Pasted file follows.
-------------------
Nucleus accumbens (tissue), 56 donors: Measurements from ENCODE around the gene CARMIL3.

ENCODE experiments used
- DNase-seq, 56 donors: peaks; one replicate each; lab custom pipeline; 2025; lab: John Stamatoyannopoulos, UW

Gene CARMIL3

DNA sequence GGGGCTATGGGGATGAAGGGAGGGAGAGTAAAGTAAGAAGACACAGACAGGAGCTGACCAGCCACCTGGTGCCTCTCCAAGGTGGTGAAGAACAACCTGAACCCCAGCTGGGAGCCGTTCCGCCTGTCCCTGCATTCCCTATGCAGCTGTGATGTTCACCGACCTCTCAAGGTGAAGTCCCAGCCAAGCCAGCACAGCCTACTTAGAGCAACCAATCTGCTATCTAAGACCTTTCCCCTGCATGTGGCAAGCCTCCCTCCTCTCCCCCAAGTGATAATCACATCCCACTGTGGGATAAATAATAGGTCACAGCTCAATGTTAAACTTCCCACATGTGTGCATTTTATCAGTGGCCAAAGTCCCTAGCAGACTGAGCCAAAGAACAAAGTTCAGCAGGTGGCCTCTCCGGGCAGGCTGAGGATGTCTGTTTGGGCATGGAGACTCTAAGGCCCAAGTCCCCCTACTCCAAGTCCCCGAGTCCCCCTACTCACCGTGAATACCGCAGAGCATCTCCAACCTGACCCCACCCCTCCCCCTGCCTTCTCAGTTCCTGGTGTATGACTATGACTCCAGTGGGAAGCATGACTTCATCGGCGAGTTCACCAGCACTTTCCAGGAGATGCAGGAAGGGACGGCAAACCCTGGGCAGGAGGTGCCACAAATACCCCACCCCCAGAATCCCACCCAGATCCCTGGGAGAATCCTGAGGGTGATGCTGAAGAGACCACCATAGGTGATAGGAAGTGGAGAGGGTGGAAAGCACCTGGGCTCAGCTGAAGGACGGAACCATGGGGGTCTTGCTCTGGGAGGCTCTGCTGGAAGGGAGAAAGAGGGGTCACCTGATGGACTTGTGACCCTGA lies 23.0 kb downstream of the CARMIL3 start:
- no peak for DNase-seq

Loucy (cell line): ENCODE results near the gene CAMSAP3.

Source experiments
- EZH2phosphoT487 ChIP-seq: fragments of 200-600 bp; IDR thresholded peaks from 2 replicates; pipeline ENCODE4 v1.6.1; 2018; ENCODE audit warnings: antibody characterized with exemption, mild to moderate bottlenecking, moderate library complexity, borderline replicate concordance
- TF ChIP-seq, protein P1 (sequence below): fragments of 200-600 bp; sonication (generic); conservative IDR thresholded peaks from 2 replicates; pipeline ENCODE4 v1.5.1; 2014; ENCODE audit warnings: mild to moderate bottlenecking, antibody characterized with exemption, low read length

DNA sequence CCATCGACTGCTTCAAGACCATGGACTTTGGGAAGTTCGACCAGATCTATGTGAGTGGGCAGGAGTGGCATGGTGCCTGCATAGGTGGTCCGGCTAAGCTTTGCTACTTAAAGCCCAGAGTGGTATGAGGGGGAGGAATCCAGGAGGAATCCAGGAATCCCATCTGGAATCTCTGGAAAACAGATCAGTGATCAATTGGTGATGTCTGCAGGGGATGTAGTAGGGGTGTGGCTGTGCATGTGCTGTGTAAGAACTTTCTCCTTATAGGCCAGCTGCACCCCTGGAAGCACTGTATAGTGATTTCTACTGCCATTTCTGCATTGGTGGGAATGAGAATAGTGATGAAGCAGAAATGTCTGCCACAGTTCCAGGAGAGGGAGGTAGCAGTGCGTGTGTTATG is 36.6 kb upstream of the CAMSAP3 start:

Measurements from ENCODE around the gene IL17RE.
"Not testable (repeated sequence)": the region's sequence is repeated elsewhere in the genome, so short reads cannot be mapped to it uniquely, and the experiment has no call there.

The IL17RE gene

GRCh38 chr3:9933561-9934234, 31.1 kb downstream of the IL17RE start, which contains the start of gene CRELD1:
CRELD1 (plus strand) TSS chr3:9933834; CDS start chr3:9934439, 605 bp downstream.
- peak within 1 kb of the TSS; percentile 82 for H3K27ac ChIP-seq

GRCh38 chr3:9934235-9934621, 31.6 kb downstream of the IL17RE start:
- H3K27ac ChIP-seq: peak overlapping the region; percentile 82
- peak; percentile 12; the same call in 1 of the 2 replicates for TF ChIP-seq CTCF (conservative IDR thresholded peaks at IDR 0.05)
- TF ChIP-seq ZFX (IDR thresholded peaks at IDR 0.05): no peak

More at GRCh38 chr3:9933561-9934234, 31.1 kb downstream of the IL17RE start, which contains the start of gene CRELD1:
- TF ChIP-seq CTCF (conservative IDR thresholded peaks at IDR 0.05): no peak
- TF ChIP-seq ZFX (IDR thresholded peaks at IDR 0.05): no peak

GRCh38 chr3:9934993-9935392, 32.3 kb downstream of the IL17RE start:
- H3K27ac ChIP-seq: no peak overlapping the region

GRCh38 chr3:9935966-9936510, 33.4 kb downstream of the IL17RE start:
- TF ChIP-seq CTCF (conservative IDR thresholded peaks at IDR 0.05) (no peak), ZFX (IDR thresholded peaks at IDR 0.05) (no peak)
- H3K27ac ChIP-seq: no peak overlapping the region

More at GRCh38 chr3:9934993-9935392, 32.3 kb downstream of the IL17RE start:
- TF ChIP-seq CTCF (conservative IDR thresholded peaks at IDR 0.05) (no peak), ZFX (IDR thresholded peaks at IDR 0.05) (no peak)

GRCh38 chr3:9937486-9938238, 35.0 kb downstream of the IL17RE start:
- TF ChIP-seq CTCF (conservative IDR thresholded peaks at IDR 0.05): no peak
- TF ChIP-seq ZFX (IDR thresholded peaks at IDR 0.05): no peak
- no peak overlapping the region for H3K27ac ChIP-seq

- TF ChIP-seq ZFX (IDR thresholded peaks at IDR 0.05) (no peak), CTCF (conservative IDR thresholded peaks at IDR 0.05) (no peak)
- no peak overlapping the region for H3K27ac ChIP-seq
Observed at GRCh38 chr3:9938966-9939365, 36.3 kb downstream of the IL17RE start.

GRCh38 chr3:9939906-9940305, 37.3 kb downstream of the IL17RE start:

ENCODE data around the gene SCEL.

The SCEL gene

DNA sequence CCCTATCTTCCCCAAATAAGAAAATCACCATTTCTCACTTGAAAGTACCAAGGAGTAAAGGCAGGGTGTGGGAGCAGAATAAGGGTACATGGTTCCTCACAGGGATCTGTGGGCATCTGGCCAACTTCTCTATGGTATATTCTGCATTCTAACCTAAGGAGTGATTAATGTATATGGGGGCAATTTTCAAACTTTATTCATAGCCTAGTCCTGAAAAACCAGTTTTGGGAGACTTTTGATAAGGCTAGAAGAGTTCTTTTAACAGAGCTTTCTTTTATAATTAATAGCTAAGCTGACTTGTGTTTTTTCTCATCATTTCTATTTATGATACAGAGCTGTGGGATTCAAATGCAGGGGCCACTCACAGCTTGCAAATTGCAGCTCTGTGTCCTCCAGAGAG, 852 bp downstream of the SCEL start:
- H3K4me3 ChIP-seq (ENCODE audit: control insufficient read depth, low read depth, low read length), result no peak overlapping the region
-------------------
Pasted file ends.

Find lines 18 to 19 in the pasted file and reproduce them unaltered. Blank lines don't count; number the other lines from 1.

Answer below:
GRCh38 chr3:9934235-9934621, 31.6 kb downstream of the IL17RE start:
- H3K27ac ChIP-seq: peak overlapping the region; percentile 82